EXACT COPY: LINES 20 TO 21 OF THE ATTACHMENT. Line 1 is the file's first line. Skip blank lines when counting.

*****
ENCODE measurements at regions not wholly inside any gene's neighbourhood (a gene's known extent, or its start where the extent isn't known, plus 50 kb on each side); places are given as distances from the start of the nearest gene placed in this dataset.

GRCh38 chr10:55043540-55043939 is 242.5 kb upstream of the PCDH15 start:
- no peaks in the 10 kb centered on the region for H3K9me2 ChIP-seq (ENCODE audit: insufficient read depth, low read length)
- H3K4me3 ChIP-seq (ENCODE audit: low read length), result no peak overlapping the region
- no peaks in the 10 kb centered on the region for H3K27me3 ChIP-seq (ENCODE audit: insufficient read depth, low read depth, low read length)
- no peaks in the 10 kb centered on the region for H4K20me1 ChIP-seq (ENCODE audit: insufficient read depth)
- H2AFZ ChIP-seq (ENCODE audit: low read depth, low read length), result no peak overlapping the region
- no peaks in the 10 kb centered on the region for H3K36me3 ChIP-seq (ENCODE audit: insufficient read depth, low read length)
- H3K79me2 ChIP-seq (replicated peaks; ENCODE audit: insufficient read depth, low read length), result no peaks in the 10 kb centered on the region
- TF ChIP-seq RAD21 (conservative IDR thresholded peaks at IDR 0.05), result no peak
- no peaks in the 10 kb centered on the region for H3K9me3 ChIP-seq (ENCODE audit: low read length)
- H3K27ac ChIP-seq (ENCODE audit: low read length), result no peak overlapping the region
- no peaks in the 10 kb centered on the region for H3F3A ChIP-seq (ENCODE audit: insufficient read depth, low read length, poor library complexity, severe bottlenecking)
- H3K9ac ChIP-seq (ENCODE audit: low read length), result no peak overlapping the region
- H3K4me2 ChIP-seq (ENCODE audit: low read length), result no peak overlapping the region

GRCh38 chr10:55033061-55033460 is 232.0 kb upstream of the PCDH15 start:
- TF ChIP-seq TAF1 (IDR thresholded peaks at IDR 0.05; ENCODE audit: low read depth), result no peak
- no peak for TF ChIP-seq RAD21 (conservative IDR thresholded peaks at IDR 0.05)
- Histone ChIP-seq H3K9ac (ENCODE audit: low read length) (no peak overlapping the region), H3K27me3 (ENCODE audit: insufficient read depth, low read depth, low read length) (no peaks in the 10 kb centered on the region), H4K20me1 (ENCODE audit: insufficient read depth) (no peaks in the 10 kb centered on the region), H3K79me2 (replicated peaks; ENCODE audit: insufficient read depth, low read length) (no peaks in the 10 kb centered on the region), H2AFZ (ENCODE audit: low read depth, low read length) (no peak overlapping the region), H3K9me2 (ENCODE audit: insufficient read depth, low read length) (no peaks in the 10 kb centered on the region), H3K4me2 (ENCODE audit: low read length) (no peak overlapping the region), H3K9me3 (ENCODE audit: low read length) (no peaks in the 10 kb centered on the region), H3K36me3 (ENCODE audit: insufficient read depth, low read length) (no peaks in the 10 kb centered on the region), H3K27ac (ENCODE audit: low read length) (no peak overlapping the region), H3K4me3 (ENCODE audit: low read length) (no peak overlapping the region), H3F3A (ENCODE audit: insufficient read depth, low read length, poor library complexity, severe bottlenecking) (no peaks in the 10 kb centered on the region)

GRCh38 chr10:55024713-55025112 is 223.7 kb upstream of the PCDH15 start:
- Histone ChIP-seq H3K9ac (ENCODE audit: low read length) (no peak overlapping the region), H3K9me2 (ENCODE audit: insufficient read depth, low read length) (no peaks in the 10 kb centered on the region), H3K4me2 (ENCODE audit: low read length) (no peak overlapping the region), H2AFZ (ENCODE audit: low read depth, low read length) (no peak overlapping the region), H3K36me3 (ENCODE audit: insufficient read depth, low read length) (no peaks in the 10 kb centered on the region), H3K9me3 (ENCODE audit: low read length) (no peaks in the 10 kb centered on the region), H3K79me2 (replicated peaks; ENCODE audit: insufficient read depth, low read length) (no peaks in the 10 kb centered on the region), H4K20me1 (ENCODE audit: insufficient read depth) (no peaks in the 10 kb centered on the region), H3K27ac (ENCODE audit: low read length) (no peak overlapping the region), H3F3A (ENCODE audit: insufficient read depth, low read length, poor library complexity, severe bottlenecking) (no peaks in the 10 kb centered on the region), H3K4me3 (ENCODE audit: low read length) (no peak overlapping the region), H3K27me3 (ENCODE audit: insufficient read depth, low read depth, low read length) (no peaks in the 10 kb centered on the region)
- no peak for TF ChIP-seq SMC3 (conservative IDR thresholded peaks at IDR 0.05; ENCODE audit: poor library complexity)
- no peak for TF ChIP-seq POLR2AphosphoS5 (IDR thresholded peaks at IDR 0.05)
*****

GRCh38 chr10:55024713-55025112 is 223.7 kb upstream of the PCDH15 start:
- Histone ChIP-seq H3K9ac (ENCODE audit: low read length) (no peak overlapping the region), H3K9me2 (ENCODE audit: insufficient read depth, low read length) (no peaks in the 10 kb centered on the region), H3K4me2 (ENCODE audit: low read length) (no peak overlapping the region), H2AFZ (ENCODE audit: low read depth, low read length) (no peak overlapping the region), H3K36me3 (ENCODE audit: insufficient read depth, low read length) (no peaks in the 10 kb centered on the region), H3K9me3 (ENCODE audit: low read length) (no peaks in the 10 kb centered on the region), H3K79me2 (replicated peaks; ENCODE audit: insufficient read depth, low read length) (no peaks in the 10 kb centered on the region), H4K20me1 (ENCODE audit: insufficient read depth) (no peaks in the 10 kb centered on the region), H3K27ac (ENCODE audit: low read length) (no peak overlapping the region), H3F3A (ENCODE audit: insufficient read depth, low read length, poor library complexity, severe bottlenecking) (no peaks in the 10 kb centered on the region), H3K4me3 (ENCODE audit: low read length) (no peak overlapping the region), H3K27me3 (ENCODE audit: insufficient read depth, low read depth, low read length) (no peaks in the 10 kb centered on the region)